Martina Navratilova reaches new heights

“Hey, Martina — You’ve just finished breast cancer treatment, what are you going to do next?”

“I’m climbing Mt. Kilimanjaro!”

Seriously. On Monday, nine-time Wimbledon champ Martina Navratilova began a quest to reach the peak of Africa’s highest mountain to raise money for sports-based projects to help disadvantaged youth.

Johnette Howard of ESPN’s new site for women, espn.W, spoke with Martina as she prepared for the climb, which benefits the Laureus Sport for Good Foundation. She had just returned from the Mathare, one of the largest, worst slums in the world, where she visited the Mathare Youth Soccer Association (MYSA) Laureus sponsors. After playing a quick pickup game with some of the kids and staff, Martina was inspired to go beyond the Kilimanjaro fundraising trip’s original goal of 100,000 Euros.

“I’d like to at least double the original goal now,” she said. “The dollar or euro or pound goes a lot farther in their world than ours.”

Although the poverty in the Mathare is crushing, Martina found its residents inspiring.

“I’ve been to the [Mathare] slum, and it’s depressing and heartening at the same time,” she said. “You see the people coming out of there, walking to work, and they’re all cleaned up and ready to go. The kids have a smile on their face, they just want attention. … The skill level [of the soccer teams] is really just astonishing. It’s so nice to see these kids in this environment where it’s safe and supportive for them while they’re living in total squalor. These kids have nothing. You walk around and the stench is overwhelming, and there’s just stuff everywhere — garbage, trash, human feces.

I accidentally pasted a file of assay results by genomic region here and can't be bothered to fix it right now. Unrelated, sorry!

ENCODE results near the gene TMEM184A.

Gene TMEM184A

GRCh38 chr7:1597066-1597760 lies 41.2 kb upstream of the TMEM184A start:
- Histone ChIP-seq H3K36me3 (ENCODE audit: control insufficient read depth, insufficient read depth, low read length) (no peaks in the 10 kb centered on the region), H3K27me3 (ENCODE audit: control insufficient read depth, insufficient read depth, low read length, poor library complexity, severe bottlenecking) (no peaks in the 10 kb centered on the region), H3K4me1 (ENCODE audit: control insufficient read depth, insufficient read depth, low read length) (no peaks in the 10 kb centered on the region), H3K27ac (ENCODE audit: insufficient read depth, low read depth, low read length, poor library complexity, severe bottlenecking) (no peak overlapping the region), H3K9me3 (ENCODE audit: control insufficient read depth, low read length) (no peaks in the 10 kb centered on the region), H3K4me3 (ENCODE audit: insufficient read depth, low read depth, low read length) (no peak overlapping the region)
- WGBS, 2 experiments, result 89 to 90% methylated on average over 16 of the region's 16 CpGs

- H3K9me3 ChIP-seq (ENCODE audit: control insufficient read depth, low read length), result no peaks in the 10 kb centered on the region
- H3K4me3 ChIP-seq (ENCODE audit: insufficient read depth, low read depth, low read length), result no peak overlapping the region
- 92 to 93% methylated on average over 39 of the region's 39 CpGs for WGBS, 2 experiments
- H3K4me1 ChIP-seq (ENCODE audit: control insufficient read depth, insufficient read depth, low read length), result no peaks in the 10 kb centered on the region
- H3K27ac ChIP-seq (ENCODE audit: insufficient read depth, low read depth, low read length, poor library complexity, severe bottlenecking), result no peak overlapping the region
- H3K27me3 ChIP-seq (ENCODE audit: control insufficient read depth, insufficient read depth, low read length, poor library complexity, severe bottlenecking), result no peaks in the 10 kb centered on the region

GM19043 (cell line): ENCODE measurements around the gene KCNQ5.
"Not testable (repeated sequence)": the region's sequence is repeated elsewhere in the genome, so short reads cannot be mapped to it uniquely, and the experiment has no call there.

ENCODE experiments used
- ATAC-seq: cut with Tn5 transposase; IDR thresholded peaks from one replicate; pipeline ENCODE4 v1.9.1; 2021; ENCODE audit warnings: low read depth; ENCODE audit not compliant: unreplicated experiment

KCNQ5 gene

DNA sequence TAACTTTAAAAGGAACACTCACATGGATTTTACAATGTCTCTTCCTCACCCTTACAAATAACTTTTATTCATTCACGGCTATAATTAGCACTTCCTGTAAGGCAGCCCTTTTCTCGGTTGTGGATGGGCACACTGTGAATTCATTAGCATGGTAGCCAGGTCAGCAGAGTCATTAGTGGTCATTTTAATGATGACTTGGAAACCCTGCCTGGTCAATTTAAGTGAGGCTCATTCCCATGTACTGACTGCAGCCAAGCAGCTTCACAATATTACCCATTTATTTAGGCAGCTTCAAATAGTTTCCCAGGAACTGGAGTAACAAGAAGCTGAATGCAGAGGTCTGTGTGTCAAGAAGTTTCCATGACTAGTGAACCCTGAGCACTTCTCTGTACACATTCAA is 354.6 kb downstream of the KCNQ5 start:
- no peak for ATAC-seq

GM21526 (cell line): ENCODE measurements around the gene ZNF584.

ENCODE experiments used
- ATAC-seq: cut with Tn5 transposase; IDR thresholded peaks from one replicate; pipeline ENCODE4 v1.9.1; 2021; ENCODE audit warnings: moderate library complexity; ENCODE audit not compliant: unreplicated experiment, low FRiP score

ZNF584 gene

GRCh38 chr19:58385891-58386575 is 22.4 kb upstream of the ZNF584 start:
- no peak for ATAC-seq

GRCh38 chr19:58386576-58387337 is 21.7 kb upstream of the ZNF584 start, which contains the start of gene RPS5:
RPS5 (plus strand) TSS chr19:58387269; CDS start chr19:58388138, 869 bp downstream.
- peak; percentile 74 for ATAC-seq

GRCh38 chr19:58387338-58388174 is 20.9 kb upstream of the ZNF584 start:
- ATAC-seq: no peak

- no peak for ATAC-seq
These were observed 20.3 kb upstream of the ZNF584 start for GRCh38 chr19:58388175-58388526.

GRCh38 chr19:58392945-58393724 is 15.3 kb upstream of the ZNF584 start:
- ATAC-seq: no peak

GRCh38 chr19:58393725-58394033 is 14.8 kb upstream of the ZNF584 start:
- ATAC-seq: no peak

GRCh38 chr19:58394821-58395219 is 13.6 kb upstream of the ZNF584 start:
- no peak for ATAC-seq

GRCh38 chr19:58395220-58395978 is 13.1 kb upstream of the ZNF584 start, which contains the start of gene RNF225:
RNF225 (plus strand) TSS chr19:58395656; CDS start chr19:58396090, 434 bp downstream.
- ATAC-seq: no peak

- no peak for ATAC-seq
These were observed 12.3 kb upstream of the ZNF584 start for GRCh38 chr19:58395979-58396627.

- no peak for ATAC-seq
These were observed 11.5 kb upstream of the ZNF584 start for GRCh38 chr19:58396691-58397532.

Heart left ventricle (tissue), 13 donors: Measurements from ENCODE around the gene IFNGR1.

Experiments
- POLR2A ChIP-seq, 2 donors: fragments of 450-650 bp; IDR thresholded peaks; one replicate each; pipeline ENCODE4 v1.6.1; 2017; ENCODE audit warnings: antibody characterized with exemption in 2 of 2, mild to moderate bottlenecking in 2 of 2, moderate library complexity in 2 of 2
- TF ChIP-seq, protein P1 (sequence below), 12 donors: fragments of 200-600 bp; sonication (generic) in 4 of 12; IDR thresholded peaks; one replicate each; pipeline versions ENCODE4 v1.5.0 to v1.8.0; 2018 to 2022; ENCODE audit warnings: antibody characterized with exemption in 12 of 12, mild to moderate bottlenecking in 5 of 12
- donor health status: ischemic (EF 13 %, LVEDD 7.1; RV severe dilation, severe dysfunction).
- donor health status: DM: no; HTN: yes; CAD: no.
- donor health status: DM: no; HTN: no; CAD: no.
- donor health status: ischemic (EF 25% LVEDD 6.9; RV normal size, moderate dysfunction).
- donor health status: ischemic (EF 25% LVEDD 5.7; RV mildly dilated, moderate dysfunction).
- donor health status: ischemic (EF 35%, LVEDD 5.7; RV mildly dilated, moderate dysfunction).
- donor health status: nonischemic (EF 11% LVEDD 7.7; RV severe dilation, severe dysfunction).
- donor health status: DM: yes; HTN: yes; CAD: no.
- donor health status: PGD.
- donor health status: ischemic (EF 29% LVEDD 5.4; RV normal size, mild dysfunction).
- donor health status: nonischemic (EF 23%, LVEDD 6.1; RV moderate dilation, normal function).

“I’d like to raise as much money as possible and help these kids, if only in a small way.”

Martina knows that the ascent to the top of Kilimanjaro (19,341 feet!) will be challenging, but she’s confident enough about reaching the top that she packed a tennis racket. She wants to wallop a few balls from the summit to see how far they fly in thin air. And she wants to celebrate the end of a not-so-nice 2010.

“I always appreciated life, but it’s been enhanced,” she said. “I was a tennis player for a long time, but I was always interested in other things, and I always liked to push myself within the tennis world as well as outside. I don’t do crazy stuff where if I fail I die. That doesn’t appeal to me. But I do like to push my boundaries. I had a terrible fear of flying, so I got a pilot’s license. I had a terrible fear of drowning, so I got a scuba license. … That old saying nothing ventured, nothing gained is true. It’s just taking that first step. Then you’re on your way, you’re one step closer. To me, there’s more fear not to confront fear. Because then it always stays with you.”

Spoken like a true champion.

You can follow the climb at Laurerus.com. If you happen to have a few extra dollars this year, take a look at this PSA Martina did for Laureus that explains more about the wonderful work of the foundation and how to donate.

Are you as inspired as I am by this incredible project? Join me in wishing Martina and her team a joyful adventure.

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